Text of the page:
Today, an article I wrote on home canning appeared in the Topeka Capital-Journal newspaper. It features a great basic recipe for tomato sauce, plus a lot of tips on canning.
However, there is a story behind the article. Last month, I took my tomatoes, jars, and recipe to the family farmhouse in
The farm has been in my family for more than 100 years.
Mom and I spent a little over half a day making tomato sauce. She sat at the kitchen table cutting tomatoes and I stood at the stove cooking those tomatoes for the sauce.
Mom said, with a warm, far-away look on her face, “I remember Granny sitting here doing this while Mom was at the stove.”
A feeling of pride washed over me as I realized the spirit and traditions of past generations continued on through this simple act of canning tomato sauce.
Adapted from the Ball Blue Book Guide to Preserving
Makes about 14 pints or 7 quarts
45 pounds of tomatoes
Bottled lemon juice
Wash the tomatoes and cut away the core and blossom ends, plus any bad spots. Cut each tomato in half and then gently squeeze to remove the seeds. Cut each half into quarters and place in a large pot. Bring the pot to a simmer over medium-low to low heat and cook, stirring occasionally, until the tomatoes break down, about 20 minutes.
Process the tomatoes through a food mill to remove the skins and any remaining seeds. Pour the tomato pulp back into the large pot and simmer over medium-high heat, stirring constantly to prevent scorching. Reduce until the sauce reaches the desired thickness. (This will take some time.)
To process, start by sterilizing the jars: Place clean jars without lids into the canner on a rack so they do nottouch the bottom. (If you don’t have a rack, place the rings on the bottom and set the jars on top.) Fill with water to 2 inches above the jars. Cover and heat to boiling, and then boil for 10 minutes. After that time, turn heat to low and keep the jars in the water until needed.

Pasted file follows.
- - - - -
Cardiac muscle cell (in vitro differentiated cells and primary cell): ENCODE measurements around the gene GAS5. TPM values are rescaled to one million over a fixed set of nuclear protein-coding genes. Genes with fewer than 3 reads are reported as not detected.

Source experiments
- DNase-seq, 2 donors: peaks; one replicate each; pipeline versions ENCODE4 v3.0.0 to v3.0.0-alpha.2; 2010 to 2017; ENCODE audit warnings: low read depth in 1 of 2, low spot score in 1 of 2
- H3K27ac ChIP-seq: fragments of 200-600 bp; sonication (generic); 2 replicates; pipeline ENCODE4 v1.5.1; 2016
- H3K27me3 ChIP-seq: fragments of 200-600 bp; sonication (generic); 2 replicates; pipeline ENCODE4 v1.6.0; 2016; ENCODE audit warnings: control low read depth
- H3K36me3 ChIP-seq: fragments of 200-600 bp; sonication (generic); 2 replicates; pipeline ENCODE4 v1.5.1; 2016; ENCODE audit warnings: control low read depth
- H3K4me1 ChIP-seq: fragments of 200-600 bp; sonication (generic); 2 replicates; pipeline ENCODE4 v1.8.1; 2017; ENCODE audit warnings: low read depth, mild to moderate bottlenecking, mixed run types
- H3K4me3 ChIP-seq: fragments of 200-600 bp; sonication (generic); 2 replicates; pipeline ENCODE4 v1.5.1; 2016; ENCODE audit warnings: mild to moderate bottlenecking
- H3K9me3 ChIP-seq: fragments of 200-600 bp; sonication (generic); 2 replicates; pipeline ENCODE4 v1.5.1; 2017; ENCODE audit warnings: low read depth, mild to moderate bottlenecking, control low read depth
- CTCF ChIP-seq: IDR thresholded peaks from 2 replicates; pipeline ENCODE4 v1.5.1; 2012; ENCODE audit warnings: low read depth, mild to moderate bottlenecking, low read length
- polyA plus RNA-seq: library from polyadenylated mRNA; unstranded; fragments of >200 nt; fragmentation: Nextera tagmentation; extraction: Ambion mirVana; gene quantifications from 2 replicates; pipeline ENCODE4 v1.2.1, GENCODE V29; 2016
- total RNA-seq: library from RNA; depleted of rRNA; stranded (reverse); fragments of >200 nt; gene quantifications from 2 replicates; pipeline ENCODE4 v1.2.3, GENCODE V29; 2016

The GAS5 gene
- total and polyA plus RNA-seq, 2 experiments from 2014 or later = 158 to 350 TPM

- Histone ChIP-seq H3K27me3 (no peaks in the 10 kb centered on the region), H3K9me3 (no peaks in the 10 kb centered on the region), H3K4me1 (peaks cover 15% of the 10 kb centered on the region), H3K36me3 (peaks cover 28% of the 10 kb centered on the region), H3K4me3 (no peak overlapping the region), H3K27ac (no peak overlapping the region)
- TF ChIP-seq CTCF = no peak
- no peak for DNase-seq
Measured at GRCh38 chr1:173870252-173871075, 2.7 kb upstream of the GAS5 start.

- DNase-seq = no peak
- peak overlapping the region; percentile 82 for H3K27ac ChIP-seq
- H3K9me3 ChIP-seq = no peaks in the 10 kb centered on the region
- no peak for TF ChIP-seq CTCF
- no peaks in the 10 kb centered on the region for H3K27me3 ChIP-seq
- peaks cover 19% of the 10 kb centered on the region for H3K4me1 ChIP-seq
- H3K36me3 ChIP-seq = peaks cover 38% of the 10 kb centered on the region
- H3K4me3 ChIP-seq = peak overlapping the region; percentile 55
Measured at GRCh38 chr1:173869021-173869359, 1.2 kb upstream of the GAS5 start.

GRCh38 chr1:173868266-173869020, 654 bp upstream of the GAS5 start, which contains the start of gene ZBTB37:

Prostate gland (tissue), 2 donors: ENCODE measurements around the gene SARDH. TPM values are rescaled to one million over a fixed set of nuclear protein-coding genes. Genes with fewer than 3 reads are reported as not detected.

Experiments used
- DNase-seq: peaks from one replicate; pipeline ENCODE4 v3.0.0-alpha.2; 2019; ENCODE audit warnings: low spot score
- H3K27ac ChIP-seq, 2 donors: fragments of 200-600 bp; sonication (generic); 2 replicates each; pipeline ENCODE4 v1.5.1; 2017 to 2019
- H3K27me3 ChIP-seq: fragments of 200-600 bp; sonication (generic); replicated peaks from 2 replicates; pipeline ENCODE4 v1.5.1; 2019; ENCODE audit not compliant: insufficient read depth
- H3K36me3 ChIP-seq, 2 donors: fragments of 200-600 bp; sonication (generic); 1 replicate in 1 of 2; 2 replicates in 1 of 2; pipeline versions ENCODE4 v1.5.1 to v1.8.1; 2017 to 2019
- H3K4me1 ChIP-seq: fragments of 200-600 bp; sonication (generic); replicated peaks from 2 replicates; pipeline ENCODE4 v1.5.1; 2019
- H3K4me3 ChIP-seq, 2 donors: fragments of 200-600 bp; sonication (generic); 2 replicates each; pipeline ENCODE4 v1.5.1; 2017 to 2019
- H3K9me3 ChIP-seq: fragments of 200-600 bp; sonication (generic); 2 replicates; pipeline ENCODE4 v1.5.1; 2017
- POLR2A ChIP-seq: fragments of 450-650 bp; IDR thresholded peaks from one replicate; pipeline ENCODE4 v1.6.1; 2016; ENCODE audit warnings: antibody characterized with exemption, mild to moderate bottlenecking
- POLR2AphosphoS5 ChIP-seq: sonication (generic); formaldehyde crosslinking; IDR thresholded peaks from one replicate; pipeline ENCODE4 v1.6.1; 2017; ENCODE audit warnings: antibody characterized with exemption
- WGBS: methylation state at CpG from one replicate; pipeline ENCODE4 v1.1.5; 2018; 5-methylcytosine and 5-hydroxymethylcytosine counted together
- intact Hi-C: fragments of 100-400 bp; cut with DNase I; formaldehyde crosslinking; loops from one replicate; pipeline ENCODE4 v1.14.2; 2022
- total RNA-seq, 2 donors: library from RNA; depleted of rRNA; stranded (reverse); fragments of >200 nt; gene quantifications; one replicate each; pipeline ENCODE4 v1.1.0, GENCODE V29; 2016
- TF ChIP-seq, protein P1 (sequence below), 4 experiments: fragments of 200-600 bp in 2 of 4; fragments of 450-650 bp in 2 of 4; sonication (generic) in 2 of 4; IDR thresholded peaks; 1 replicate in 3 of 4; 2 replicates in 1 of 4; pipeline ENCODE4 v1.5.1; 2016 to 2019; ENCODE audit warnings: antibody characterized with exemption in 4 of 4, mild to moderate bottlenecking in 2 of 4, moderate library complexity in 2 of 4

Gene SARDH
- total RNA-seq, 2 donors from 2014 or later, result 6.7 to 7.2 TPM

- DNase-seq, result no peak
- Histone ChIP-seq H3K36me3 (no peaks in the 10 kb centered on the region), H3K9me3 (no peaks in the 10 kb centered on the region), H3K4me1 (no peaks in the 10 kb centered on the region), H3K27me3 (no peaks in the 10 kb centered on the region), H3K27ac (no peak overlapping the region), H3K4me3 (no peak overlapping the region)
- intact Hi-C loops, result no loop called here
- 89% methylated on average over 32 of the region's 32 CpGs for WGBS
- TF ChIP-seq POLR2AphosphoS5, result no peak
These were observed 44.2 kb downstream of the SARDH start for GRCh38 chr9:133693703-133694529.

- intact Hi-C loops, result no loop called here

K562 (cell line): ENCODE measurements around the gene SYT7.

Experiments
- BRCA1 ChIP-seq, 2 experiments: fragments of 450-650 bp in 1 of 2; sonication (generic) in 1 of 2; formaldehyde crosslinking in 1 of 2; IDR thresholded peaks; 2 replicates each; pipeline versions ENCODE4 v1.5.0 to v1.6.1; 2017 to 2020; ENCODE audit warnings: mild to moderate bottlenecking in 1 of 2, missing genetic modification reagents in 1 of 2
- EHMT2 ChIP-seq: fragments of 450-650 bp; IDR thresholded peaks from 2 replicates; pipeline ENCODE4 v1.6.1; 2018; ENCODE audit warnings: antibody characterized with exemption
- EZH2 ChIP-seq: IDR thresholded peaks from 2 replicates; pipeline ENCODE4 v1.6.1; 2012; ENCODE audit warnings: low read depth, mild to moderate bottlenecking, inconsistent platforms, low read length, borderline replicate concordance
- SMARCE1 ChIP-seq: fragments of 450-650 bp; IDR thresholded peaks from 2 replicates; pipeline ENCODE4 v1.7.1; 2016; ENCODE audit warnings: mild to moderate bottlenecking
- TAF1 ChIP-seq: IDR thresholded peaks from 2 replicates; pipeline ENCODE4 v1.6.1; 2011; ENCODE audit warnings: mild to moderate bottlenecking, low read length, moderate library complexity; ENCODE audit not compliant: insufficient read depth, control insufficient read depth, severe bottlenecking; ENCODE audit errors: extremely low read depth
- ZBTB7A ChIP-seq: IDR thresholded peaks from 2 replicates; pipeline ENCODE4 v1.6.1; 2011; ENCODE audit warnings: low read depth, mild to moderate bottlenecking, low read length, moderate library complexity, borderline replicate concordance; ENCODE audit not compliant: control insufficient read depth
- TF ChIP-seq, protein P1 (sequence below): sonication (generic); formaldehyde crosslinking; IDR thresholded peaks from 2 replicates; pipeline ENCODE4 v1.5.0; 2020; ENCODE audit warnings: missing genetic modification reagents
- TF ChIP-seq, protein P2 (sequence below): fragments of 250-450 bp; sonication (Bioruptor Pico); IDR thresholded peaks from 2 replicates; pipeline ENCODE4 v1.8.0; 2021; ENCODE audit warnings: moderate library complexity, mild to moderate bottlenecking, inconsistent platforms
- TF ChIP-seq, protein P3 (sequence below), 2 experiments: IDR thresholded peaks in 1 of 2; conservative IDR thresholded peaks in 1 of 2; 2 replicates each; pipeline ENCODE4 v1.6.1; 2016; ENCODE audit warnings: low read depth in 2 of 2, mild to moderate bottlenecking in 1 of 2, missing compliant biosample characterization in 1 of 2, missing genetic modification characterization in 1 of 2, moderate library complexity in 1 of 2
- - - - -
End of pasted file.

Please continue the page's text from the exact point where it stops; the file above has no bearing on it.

Place the flat canning lids in a sauce pan off the heat and pour some of the liquid from the boiling pot over the top to cover. This will soften the rubber to help the lids seal.
One at a time, remove a jar from the water. Add 1 tablespoon lemon juice to a pint jar, 2 tablespoons to a quart jar. Fill the jar with the hot tomato sauce, leaving 1/2-inch headspace at the top. (Using a funnel helps.) Wipe the rim of the jar with a damp towel to clean off any drips, and then take a flat lid from the warm water and place on top. Screw on a ring until just tight.
Once all the jars are filled, gently place them back into the canner. Make sure the water covers the jars by at least 1 to 2 inches and the jars do not touch each other or the sides of the canner. Cover, bring the canner back to a boil, and process for 35 minutes for pints and 40 minutes for quarts.
Remove the jars from the canner and place on a dry towel to cool completely, leaving 1 to 2 inches of space between the jars. You will hear the lids start to pop as they seal, but it may take some time. Let the jars cool 12 to 24 hours before checking the seal. If the ring band has loosed during processing, do not tighten. This could interfere with the sealing process.
To check the seal on the cooled jars, press on the lid. If it springs back, the jar is not sealed. Also remove the ring and try to lift the lid with your fingertips. If it stays tight, the seal is good. If a jar doesn’t seal, just store the unsealed jar in the refrigerator and use it first. Also refrigerate any jar after it’s opened.